Corn Sauce, I realize that it doesn’t sound that sexy. However this is one sauce that I turn to a lot in the kitchen for several different uses. What started as a way to bring one more level of flavor to a dish, has evolved in to something that I keep finding uses for.
Where it began- A few years back I participated in a cooking competition in which I had several weeks to determine what I wanted to prepare. It was simple, four courses with one hour to complete them all. The menu that I had developed at the establishment I was working at had a really nice sandwich on the menu of smoked trout, and a fried green tomato. It was served with an herb aioli and was pretty popular on our menu. I wanted to bring this dish to the competition however I wasn’t going to serve a sandwich. The flavor combinations were good, however I felt that it needed one more component in order to truly make it special. So after thinking about what would compliment a fried green tomato and trout on a plate I came to the conclusion that a nice fresh ear of corn would be the perfect compliment to what we were already going to have on the plate. I knew that I didn’t want the judges to have to pick up an ear of corn or fish after pieces of corn on the plate with their fork, so the only answer was to make a sauce that would bring that flavor and not disturb what I already was going to put on the plate. This is what I came up with, I hope you give it a try!
You can use fresh corn, or frozen corn to make this sauce. I do not recommend canned corn however.
What you will need:
1 One pound bag of frozen corn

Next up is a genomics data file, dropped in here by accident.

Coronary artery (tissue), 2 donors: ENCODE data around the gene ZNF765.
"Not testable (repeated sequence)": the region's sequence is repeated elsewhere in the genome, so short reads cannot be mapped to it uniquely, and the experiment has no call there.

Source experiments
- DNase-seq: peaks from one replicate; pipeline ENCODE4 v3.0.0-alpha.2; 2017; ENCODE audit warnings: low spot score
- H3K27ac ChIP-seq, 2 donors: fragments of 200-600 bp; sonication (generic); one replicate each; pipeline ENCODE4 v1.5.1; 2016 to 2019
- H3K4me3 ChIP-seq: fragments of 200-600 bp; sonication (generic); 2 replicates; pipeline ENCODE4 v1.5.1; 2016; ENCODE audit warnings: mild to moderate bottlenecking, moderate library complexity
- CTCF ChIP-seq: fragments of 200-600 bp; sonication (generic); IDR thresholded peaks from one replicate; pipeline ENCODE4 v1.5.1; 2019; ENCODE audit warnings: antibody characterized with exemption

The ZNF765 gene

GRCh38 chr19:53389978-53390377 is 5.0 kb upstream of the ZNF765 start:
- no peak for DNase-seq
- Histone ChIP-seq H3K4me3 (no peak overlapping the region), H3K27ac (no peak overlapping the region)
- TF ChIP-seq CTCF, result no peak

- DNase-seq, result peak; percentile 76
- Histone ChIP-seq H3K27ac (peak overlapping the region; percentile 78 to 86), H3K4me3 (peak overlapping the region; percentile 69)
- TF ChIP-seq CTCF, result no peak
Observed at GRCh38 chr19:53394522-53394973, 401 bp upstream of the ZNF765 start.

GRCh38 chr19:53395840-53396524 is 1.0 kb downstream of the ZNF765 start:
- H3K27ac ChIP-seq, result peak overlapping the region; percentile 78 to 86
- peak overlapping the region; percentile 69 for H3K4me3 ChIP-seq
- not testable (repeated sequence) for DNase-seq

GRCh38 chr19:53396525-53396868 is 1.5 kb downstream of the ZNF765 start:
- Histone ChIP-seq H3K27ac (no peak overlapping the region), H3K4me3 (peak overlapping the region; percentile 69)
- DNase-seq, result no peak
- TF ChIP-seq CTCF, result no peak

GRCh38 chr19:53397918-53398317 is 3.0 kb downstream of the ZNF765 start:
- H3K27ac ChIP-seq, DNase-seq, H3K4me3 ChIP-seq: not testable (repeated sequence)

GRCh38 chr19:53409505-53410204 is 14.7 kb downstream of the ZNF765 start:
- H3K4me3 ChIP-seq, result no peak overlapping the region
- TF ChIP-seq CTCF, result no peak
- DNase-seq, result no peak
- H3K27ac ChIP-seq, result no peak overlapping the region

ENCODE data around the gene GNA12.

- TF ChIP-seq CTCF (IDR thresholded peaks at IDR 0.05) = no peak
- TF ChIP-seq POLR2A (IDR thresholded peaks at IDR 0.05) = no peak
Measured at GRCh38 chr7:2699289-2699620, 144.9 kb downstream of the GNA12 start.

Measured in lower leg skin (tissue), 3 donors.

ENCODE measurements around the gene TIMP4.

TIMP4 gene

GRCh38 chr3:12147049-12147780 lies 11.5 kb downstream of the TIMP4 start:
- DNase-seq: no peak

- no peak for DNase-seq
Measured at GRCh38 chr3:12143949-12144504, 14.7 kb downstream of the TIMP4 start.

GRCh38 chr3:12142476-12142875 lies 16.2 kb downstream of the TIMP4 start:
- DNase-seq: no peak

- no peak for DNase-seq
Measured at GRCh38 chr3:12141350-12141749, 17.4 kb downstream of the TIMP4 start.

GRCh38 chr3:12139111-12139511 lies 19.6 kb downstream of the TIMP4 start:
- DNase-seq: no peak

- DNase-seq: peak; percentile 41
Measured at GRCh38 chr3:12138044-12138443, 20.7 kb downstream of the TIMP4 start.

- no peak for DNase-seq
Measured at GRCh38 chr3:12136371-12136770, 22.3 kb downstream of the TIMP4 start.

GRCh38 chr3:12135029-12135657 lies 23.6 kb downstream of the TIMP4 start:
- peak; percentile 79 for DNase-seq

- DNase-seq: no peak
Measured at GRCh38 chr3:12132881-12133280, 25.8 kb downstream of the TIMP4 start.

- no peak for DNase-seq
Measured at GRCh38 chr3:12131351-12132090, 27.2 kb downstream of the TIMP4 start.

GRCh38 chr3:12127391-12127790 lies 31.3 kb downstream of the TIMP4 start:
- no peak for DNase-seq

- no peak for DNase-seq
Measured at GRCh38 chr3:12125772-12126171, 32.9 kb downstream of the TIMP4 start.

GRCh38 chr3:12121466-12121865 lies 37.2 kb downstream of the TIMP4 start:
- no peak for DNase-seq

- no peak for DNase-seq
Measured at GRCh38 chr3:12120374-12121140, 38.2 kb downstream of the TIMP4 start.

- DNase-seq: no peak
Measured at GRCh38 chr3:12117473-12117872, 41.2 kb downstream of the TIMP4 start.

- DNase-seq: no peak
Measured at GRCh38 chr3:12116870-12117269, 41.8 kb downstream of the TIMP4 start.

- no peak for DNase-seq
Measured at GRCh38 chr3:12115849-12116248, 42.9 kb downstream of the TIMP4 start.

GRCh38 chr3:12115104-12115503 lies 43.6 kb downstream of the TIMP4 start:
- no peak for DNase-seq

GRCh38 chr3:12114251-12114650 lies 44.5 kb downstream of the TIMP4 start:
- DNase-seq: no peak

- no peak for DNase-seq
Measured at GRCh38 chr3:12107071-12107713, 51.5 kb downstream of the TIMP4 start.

1 Carrot cut in large pieces
1 Stalk of Celery cut in large pieces
1/2 Red Onion peeled
2 Cloves of Garlic whole
1/2 Pound of Butter
Salt and Pepper to taste
Use a small sauce pot, or large skillet that will comfortably hold all of the ingredients and place it over medium heat. Keep in mind through this whole process that you do not want to use high heat. You’re just trying to extract flavors and bring them together. Tying to speed up the process with high heat will not help you with the end product in any way.
Place the butter in the skillet that you’re going to use and when it begins to melt pour in the corn, and add the carrot, celery, onion, garlic and season everything with salt and pepper. Give everything a good stir and just let it come to a simmer. This may take some time, but it is worth the wait. Once a simmer is reached, give everything a good stir again and let it simmer for 30-45 minutes. Turn the heat off and let the skillet set and cool to room temperature.
Remove the carrot, celery, onion, and garlic and spoon the corn in to a blender. You want all of the corn, and butter in the blender and then blend on high, add a small amount of heavy cream in order to reach the consistency that you want. Let the blender run on high until the sauce is smooth. Turn off the blender and taste the sauce, adjust seasoning as needed. Depending on the application I am going to use the sauce for I will pour it in to a strainer and allow it to drain through. Most generally I will just use it as is.
In the end you will have a very flavorful sauce that brings a really strong corn flavor to several different applications.
Roasted Garlic and Cumin Pork Loin
Grilled Pork Chops (Pictured above)
Fried Green Tomato and Smoked Trout
As an accompaniment to a Black Bean, Red Onion Salad- just toss with the salad and you have a south west treat
Stirred in to Polenta just as it is about to be finished cooking, This makes the Polenta a star on the plate, not an afterthought.
These are all things that I have used this sauce for. And each time it is received very well. Corn Sauce may not sound like something earth shattering, however if your goal is to bring flavor to the plate then you should certainly give this a try.